I shouldn’t have read The Economist’s leader on the “jobs crisis” over lunch yesterday. A few snippets:
“An American who loses his job today has less of a chance of finding another one than at any time since records began half a century ago… .
“Morever, many of yesterday’s jobs, from Spanish bricklayer to Wall Street trader, are not coming back. People will have to shift out of old occupations and into new ones…
“The bare truth is that the more easily jobs can be destroyed, the more easily new ones can be created.”
Does this mean I can just sit on my keister with the “It’s shitty times” excuse until summer?
There’s a reason why I follow this one particular NonSociety/TMI girl.
My father woke me up this morning in a frenzy urging me to read the Harold Tribune’s article about an economic slowdown in Silicon Valley. He (like many others) doesn’t understand my web business, but would like to protect his daughter from any financial turmoil on the horizon. “We’re going into a recession, Meghan” he tells me over VoIP from Singapore. I quickly calculate that it will take us 2 years to get out of it and he counters my argument with straight facts that there is a worldwide recession brewing and it may take much longer for us to get back on our feet. Judging from my personal stock performance, (I’m not going to lie) it’s pretty BAD, my stocks are getting killed in the market. I pride myself on investing like Peter Lynch, buying into companies that I’m familiar with and sticking with them long term. But, at this point, how long is too long to hold on to a company that may never see its original numbers? This question also translates to companies in the startup community, I’ve seen so many new startups pop up in the past few months, some with funding, others (like ours) bootstrapping in hopes that their concept will translate to the rest of the world. When it comes to companies, particularly startups when do you call it quits, what are the signals to keep going?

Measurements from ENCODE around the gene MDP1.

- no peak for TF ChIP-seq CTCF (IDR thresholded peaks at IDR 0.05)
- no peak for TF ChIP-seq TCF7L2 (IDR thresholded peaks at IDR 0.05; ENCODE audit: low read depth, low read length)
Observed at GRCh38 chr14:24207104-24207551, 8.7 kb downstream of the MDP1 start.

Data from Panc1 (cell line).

“The economy is tanking and people are arguing whether they should go to Demo or TechCrunch,” two technology conferences that coincided last month. “Few companies sound like they are breaking new ground. It’s like, here is ‘Twitter for dogs.’ And people still think they are going to get rich by being a blogger. It seems to me like the industry is still in denial.” Abrams said. This week’s events are not only affecting Wall Street firms (in my opinion, hedge funds will never be make money at the same rate as they have in the past three years). This particular quote in the Harold Tribune on Thursday keeps running through my head. Are we on the verge of a second tech bubble? Are we all living in a delusional state similar to the one I lived through in 1998? I don’t have the answer, I don’t think anyone really has the answer. In short, I’m scared, but often fear gives us the courage to muscle through adversity in times like these…Right???